I don’t know what else to say, Father. Writing to you is my way of saying to Our Lord, “If you want this of me, give me some clarity”. I do not expect you to answer me immediately but, when you have a moment, do please drop me a line. I shall be waiting for it.
Father Dan Fulworthy
Dear Father Fulworthy,
Thank you for your moving letter. Yes, I do remember you from the retreat at Hopefield House. I have often wondered how you were getting on. Yes, I too think that Summorum Pontificum will one day be recognized as the single most prophetic act of the pontificate of Pope Benedict XVI. The number of priests and of young families that have found light, and joy, and hope in the Mass of the old rite continues to grow.
Your observations about the “plasticity” of the Novus Ordo Missae are spot on: this was, I believe, the clear intention of the reformers from the beginning: a Mass that could be re–shaped according to changing circumstances, needs, and sensibilities. There is no doubt that, in many places, the contemporary “therapeutic culture” has seized upon the Mass to make it entirely people–centred. The very grammar of the Eucharistic Prayer is in dissonance with the body language of the priest. Addressing God, he faces the people and, facing them, he is compelled, albeit subconsciously, to play to them.
The Novus Ordo has, without a doubt, affected the way priests understand and live their priesthood: “lex orandi, lex credendi, lex vivendi”. As the Usus Antiquior becomes more widespread and more habitual, we will begin to see a spiritually invigorated priesthood and a rise in priestly vocations. Already, there are statistics that demonstrate this. “Qualis Missa, talis sacerdos”. As goes the Mass, so goes the priest.
Your commitment to parish work is brilliant. I remember you telling me, when we chatted at Hopefield House, of how humbled you were by the immensity of the mystery of the priesthood: Christ at the bed of the sick, Christ in the classroom, Christ visiting the frail elderly, Christ in the confessional and in the pulpit, and most of all, Christ at the altar and upon it. I think it a good sign that you have not allowed “monastic daydreaming” to encroach upon your parish ministry. The will of God for you, at this moment in your life, is that you spend yourself in the care of souls.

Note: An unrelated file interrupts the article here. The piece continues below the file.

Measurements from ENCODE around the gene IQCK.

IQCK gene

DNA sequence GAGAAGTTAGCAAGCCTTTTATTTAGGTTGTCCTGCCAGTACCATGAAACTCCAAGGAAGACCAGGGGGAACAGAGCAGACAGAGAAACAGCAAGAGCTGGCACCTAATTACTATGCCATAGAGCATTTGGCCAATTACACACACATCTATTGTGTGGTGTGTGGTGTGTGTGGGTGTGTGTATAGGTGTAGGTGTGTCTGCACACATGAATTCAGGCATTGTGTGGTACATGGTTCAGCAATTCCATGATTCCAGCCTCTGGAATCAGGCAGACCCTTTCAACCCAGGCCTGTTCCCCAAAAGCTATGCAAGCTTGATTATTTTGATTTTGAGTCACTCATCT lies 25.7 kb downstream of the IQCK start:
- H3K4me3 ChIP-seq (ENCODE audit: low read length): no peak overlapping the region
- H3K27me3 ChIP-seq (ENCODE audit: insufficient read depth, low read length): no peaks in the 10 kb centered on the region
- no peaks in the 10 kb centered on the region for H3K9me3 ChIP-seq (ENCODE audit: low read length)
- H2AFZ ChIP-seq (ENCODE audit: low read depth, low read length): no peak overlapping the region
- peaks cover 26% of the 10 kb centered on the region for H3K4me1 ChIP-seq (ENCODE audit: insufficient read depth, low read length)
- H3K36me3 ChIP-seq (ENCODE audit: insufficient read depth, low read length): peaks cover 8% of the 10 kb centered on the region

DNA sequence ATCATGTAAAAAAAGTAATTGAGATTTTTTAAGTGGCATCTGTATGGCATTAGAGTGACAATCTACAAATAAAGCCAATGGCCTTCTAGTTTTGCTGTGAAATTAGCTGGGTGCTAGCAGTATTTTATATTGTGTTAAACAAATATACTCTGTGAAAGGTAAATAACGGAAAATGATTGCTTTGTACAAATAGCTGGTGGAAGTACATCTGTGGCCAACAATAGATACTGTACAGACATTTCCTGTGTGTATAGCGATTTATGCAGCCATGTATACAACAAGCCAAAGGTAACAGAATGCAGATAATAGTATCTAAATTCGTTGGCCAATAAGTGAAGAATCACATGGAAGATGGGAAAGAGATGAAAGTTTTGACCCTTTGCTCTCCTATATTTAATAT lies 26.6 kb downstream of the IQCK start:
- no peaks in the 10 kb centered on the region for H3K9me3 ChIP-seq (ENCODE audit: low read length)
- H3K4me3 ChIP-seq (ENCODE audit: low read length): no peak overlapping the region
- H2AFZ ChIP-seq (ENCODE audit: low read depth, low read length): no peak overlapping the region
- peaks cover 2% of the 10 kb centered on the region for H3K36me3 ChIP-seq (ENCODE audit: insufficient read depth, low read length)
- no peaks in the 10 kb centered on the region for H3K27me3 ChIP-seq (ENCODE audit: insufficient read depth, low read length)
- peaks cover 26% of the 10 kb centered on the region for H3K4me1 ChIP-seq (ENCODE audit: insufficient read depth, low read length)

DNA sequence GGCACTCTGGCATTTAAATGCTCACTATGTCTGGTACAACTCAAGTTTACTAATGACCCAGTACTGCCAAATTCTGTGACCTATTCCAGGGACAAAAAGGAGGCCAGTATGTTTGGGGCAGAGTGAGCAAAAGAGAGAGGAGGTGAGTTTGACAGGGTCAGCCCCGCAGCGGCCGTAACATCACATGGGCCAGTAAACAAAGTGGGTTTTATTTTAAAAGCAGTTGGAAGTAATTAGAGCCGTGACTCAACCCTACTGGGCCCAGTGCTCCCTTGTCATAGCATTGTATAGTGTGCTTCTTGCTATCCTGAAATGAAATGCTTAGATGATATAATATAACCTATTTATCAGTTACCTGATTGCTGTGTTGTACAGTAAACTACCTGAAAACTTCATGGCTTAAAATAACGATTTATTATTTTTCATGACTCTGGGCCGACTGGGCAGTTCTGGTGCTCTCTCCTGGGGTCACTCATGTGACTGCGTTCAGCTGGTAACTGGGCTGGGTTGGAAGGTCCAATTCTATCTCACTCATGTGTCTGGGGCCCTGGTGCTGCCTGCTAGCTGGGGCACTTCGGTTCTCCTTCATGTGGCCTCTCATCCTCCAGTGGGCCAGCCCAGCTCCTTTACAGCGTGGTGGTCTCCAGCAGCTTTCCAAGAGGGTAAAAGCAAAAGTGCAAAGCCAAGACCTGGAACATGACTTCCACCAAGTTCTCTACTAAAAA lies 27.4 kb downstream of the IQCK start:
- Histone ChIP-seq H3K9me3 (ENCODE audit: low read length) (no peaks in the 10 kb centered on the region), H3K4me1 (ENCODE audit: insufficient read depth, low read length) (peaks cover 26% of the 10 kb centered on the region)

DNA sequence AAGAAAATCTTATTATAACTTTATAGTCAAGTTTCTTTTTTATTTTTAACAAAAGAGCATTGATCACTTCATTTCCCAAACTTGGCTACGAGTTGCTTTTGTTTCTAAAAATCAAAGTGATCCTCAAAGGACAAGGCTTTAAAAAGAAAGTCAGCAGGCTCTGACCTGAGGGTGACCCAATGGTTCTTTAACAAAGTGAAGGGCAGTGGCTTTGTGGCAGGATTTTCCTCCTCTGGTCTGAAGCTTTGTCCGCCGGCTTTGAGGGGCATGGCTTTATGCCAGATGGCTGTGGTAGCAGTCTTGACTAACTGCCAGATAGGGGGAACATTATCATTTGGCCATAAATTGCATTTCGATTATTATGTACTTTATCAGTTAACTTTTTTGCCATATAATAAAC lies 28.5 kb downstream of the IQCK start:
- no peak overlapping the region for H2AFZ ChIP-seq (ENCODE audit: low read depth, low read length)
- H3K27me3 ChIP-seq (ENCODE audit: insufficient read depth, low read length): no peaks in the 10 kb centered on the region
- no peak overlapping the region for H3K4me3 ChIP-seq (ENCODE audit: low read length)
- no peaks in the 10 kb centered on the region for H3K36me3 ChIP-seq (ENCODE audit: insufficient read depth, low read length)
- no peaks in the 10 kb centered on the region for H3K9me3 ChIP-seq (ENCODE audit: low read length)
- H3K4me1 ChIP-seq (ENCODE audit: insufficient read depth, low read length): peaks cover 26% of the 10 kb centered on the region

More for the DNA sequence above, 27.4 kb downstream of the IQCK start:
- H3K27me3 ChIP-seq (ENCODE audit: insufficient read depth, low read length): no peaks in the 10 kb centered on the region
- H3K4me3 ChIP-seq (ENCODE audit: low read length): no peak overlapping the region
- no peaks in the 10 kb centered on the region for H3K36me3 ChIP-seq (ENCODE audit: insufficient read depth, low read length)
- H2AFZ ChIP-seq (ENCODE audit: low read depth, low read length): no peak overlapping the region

I sympathise with the terrible loneliness to which you go home after a busy day. It is not without real dangers. The remedy, dear Father, lies in friendship. 1) The Friendship of Christ: read Robert Hugh Benson’s magnificent book of the same title. 2) The friendship of other priests: as often as possible share with your confrères a meal, a cup of tea, a walk, an Hour of the Office, a rosary, or time before the Blessed Sacrament. 3) The friendship of books: a good library is not a luxury for a priest; it is a necessity. Never be without the life of a saint on your bedside table. Never let a day go by without reading something that obliges you to think . . . and prompts you to pray. Before all else, read Sacred Scripture, especially the Gospels and Saint Paul.
Do not be bullied into not wearing your soutane. If it attracts the occasional snarl or insult, know that, at the same time, it is for many souls a sign of comfort and of hope. I know of entire city neighbourhoods on the Continent that were evangelised because one priest made himself visible. The Church needs, more than ever, to be visible in her priests. Evangelisation begins with visibility because the Word became flesh.